Am I at a Greater Risk for a Stroke After a Heart Attack?
Find the answers to questions that pique your curiosity in our series “The Short Answer.” M. Shazam Hussain, MD, fields this one about stroke risk after a heart attack.
A: The short answer is yes. Risk for ischemic stroke caused by a blood clot is elevated for the first three months following a heart attack. However, through a close evaluation following heart attack or stroke can help address risk factors faster, and therefore help with prevention.
Cleveland Clinic is a non-profit academic medical center. Advertising on our site helps support our mission. We do not endorse non-Cleveland Clinic products or services. Policy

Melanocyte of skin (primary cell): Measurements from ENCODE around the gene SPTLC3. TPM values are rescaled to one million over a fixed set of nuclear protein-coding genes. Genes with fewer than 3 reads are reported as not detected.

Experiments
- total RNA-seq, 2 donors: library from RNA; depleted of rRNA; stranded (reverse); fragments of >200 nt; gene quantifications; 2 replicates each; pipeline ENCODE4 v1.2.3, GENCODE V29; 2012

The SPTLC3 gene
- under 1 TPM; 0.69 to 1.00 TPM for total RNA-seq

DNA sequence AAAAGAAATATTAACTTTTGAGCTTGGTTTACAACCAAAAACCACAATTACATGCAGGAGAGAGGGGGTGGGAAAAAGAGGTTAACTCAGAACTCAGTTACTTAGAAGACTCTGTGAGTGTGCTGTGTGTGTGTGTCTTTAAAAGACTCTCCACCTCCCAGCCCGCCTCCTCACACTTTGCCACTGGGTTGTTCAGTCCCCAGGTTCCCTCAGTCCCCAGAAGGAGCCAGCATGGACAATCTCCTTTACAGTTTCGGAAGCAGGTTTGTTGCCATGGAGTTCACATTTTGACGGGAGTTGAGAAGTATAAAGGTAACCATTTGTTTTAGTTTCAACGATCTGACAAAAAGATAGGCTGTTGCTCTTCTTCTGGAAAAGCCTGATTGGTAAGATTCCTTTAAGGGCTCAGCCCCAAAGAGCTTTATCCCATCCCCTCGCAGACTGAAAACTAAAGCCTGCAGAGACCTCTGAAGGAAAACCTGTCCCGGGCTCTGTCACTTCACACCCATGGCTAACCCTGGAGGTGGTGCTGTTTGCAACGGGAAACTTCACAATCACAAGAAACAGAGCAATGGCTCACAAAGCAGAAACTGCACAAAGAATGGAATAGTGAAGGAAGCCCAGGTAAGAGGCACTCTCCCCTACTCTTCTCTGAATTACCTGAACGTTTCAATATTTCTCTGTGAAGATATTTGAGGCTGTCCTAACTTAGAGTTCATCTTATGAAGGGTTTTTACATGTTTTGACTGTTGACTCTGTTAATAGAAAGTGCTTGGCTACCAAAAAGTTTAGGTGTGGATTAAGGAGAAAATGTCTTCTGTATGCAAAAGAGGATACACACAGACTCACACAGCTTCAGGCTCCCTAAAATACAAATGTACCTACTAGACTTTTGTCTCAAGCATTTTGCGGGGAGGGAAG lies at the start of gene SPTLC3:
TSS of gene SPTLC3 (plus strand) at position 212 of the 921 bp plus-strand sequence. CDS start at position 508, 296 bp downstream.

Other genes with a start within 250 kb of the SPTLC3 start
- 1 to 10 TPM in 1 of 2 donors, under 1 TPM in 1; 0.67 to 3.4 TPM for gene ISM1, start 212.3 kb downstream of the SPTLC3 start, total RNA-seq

In terms of treatment, it is likely that a light blood thinner (such as aspirin or another antiplatelet medication) will be prescribed. If atrial fibrillation is detected, stronger blood thinners will be necessary to help prevent stroke. Diabetes and blood pressure will continue to be regulated — possibly, with medication — in addition to following a consistent diet and exercise plan.
Don’t wait to have a heart attack before taking preventative measures. A yearly physical exam with blood tests and blood sugar, blood pressure and cholesterol screenings will help your physician to determine your stroke risk. If you are at a higher risk for stroke due to:
An ultrasound of your arteries may be done to look for cholesterol buildup, and a more intensive prevention plan may be devised.
– M. Shazam Hussain, MD
Director, Cleveland Clinic Cerebrovascular Center